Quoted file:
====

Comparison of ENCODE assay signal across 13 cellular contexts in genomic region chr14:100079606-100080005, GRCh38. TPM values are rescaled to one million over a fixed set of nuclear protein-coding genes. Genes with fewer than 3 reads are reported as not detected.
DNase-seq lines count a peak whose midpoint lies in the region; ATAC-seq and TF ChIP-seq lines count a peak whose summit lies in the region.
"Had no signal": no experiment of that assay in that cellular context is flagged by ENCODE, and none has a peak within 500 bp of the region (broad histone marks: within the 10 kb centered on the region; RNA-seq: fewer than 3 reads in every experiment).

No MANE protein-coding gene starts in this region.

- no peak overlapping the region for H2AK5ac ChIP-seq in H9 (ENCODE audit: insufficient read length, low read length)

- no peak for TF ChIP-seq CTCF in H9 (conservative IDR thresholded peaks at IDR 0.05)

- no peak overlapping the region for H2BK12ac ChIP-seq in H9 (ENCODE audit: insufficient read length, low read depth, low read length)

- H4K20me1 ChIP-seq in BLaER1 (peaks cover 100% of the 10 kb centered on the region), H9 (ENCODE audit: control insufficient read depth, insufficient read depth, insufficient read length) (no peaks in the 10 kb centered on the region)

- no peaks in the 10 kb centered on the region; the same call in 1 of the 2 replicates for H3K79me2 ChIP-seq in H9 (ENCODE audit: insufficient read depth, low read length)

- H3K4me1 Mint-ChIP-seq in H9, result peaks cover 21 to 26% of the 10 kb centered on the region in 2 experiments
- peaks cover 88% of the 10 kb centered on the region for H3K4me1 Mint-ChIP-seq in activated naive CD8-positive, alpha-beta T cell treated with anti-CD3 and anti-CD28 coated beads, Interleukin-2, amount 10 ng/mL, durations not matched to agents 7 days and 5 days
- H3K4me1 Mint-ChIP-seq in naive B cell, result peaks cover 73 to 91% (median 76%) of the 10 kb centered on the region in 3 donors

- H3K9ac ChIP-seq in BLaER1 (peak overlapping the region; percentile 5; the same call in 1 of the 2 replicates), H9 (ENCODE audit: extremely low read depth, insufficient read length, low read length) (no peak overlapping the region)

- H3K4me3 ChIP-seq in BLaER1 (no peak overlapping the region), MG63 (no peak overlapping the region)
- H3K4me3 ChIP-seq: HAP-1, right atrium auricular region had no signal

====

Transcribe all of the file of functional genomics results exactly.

Comparison of ENCODE assay signal across 13 cellular contexts in genomic region chr14:100079606-100080005, GRCh38. TPM values are rescaled to one million over a fixed set of nuclear protein-coding genes. Genes with fewer than 3 reads are reported as not detected.
DNase-seq lines count a peak whose midpoint lies in the region; ATAC-seq and TF ChIP-seq lines count a peak whose summit lies in the region.
"Had no signal": no experiment of that assay in that cellular context is flagged by ENCODE, and none has a peak within 500 bp of the region (broad histone marks: within the 10 kb centered on the region; RNA-seq: fewer than 3 reads in every experiment).

No MANE protein-coding gene starts in this region.

- no peak overlapping the region for H2AK5ac ChIP-seq in H9 (ENCODE audit: insufficient read length, low read length)

- no peak for TF ChIP-seq CTCF in H9 (conservative IDR thresholded peaks at IDR 0.05)

- no peak overlapping the region for H2BK12ac ChIP-seq in H9 (ENCODE audit: insufficient read length, low read depth, low read length)

- H4K20me1 ChIP-seq in BLaER1 (peaks cover 100% of the 10 kb centered on the region), H9 (ENCODE audit: control insufficient read depth, insufficient read depth, insufficient read length) (no peaks in the 10 kb centered on the region)

- no peaks in the 10 kb centered on the region; the same call in 1 of the 2 replicates for H3K79me2 ChIP-seq in H9 (ENCODE audit: insufficient read depth, low read length)

- H3K4me1 Mint-ChIP-seq in H9, result peaks cover 21 to 26% of the 10 kb centered on the region in 2 experiments
- peaks cover 88% of the 10 kb centered on the region for H3K4me1 Mint-ChIP-seq in activated naive CD8-positive, alpha-beta T cell treated with anti-CD3 and anti-CD28 coated beads, Interleukin-2, amount 10 ng/mL, durations not matched to agents 7 days and 5 days
- H3K4me1 Mint-ChIP-seq in naive B cell, result peaks cover 73 to 91% (median 76%) of the 10 kb centered on the region in 3 donors

- H3K9ac ChIP-seq in BLaER1 (peak overlapping the region; percentile 5; the same call in 1 of the 2 replicates), H9 (ENCODE audit: extremely low read depth, insufficient read length, low read length) (no peak overlapping the region)

- H3K4me3 ChIP-seq in BLaER1 (no peak overlapping the region), MG63 (no peak overlapping the region)
- H3K4me3 ChIP-seq: HAP-1, right atrium auricular region had no signal